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Vladimir Otchenash
Vladimir Otchenash

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How to get into IT industry if you can't code

Jobs in IT have become particularly popular today because of their stability and demand. That said, some people hesitate to enter the industry because they don't know or understand programming languages. However, IT specialists not only programmers, but also specialists who don't write code at all.

Even the most experienced IT professionals started with something simple: video lessons, online courses, problems with solutions, and programming books.

We decided to use a concrete example to break down the most in-demand professions for IT specialists today.

Suppose I am in industry and use the direct sales channel. I had the idea of opening up an online sales channel, and I set up an IT division which will create, develop and promote a website for selling my products.


The team will have the following roles:

Product manager - responsible for what our website will be: defining the target audience, building the business model, what functionality should be developed and in what order, working out usage scenarios. He does not write the code because he has no time and there are developers for that. He is primarily responsible for the success of the project. The entry threshold is high, you can learn, but you have to be prepared for the first projects to be unsuccessful.

Business Analyst is responsible for translating the product manager's brilliant ideas into terms of reference for the developers. Develops product requirements, and is responsible for their completeness, integrity and consistency. Coding is not required, but oddly enough, analytical mind, assiduity, punctuality, logical thinking are required. It takes a long time to learn.

Designer is responsible for the user-friendliness of websites and their appearance. User-friendliness comes first, then beauty. The site can be very beautiful, but if the user can not understand how to buy a product, then the designer has done a poor job. Coding is not required, but learning to design is, and not everyone will succeed.

Developer - it's "simple" here - there are layouts of how the site should look, there are requirements for how it should work. All that's left is to program it to work quickly, safely and without errors.

QA specialist - checks the developers' "genius code": whether it meets the requirements, checks that the site works on different devices, in different browsers. He has to make sure that the site can handle the load: what if there is a huge demand for the product, then it's a shame if sales stop because we can't handle a large flow of customer requests. A great way to start your career in IT - the entry threshold is not as high as for other roles and coding skills won't be required in the beginning. But! To become a really good tester, you will need to learn a lot, including coding, if only to automate testing.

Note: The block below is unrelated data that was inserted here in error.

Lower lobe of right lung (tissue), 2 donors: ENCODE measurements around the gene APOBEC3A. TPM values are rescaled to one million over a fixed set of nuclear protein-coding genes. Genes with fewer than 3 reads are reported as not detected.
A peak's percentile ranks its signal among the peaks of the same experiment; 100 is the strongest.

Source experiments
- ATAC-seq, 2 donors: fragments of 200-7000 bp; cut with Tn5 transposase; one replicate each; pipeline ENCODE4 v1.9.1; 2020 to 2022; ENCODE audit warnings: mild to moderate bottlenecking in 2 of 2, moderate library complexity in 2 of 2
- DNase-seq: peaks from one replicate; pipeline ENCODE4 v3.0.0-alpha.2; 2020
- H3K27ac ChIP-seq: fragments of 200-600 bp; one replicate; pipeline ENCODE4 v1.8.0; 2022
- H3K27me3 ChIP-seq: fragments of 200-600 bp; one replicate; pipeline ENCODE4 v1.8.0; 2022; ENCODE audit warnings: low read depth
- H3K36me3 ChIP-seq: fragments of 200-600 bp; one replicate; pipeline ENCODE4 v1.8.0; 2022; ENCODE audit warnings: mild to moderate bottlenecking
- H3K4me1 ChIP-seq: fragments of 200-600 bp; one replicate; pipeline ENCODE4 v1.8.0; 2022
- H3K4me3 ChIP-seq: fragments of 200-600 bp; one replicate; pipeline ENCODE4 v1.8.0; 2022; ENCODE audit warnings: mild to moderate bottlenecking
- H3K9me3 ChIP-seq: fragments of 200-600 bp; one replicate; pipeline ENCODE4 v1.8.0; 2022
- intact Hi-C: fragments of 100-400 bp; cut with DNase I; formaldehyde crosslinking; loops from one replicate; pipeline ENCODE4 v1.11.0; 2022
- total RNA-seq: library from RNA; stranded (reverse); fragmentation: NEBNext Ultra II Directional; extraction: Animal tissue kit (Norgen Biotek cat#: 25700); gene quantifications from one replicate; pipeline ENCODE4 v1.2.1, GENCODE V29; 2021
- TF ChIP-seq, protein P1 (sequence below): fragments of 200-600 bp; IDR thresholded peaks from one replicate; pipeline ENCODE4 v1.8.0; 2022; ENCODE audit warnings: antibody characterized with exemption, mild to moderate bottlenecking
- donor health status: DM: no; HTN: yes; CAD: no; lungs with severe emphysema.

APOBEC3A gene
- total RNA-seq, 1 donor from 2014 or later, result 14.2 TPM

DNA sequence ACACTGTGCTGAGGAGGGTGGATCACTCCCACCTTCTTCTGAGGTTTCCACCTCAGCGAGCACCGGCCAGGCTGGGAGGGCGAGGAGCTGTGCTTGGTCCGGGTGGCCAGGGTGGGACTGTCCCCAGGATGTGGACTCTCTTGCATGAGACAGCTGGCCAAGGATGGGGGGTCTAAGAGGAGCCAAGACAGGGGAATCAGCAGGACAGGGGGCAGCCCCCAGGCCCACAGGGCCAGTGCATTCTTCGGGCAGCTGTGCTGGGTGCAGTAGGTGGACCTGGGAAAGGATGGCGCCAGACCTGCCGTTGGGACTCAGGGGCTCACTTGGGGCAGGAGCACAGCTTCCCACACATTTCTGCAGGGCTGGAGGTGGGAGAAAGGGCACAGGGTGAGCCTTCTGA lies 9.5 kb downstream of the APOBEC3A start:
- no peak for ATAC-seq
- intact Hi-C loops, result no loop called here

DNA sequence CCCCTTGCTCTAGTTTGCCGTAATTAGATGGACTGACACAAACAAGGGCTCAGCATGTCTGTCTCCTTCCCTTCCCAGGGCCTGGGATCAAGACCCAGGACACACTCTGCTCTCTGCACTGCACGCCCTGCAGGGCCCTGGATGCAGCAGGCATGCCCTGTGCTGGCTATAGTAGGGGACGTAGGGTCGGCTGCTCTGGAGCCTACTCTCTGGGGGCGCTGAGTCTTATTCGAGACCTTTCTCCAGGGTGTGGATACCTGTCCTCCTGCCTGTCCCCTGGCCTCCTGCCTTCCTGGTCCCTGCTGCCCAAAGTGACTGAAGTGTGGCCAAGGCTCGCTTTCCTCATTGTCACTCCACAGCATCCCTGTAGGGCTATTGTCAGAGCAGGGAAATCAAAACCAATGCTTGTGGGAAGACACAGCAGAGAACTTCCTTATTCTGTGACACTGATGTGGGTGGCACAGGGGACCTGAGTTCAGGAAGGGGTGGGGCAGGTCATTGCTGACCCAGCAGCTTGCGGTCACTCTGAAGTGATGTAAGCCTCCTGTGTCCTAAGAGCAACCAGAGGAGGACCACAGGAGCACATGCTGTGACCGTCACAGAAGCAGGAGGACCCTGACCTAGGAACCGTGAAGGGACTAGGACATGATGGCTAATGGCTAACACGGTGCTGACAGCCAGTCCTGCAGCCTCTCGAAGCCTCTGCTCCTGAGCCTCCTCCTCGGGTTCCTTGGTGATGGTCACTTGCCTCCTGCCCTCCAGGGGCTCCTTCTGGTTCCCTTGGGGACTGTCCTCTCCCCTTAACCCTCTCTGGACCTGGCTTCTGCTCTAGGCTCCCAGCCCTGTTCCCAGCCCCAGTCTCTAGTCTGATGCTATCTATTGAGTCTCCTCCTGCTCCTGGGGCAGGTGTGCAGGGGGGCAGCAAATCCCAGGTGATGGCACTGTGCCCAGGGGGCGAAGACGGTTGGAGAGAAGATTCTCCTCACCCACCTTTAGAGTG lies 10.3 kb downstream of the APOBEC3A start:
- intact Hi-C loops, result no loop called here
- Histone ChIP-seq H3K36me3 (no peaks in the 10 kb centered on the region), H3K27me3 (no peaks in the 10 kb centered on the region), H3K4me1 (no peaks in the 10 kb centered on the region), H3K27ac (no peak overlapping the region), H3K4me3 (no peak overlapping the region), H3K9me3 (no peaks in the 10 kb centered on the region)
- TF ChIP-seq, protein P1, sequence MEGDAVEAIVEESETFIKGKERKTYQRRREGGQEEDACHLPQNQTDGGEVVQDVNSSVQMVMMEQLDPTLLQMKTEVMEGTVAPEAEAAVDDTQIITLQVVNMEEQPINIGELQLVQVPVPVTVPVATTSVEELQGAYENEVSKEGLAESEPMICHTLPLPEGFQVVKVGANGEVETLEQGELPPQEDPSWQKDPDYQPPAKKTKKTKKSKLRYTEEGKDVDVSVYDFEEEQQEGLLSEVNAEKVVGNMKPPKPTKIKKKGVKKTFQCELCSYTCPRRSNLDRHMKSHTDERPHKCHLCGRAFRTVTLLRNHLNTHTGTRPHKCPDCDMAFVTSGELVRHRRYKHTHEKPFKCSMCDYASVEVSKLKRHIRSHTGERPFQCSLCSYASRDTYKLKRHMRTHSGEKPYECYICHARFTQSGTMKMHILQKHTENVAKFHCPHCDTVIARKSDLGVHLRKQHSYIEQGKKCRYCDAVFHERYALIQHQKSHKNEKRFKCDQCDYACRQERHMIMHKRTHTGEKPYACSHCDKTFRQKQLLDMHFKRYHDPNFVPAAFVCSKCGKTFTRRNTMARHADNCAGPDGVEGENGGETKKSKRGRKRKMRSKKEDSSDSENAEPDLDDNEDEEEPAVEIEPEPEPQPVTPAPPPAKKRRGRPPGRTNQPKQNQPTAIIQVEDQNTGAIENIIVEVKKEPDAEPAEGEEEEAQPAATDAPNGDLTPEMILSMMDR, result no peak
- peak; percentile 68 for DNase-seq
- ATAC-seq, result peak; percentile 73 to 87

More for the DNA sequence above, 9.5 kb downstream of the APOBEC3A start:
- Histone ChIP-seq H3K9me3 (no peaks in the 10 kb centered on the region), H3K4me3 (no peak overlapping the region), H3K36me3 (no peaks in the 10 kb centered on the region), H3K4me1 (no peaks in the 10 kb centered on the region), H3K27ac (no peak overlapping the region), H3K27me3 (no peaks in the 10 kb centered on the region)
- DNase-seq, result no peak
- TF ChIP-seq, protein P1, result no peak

System administrators, DevOps - are responsible for deploying the site on the server, automating the development, testing and deployment processes. Once the developers have finished their work, and the testers have confirmed that the next site update can be published to users, the admins step in. Coding will have to be done to make life easier for yourself and to avoid doing a lot of routine manual work.

Support engineer - responds to user queries, helping the client to understand the website. If there is a defect on the site, passes it on to the developers. As an entry point into IT - a good option if you are stress-resistant enough to sit on the front line and take on all the users' wrath. In parallel, you can choose to specialise as a developer, tester or analyst, study and then move into that position.

Technical writer - writes various types of documentation: user manuals, administrator manuals, installation guides, etc. It seems to be like an analyst, writing texts, but the job is completely different. You don't need to code, you need to be able to write documentation so that anyone can quickly find a solution to their problem and not fall asleep on the second page.

Website content and promotion specialists - content manager, contextual advertising specialist and SEO specialist - fill the site with useful information and promote it so that as many people as possible come to buy the product.

As you can see, there are many professions in IT, and most of them do not require coding. But you still have to learn - learn new methodologies, technologies, and subject areas. can help you to get on demand skills for your dream job.

The 10-to-18 work mode is not for real IT people. You have to improve yourself all the time, your work has to become your hobby, otherwise you will not become a high-class professional.

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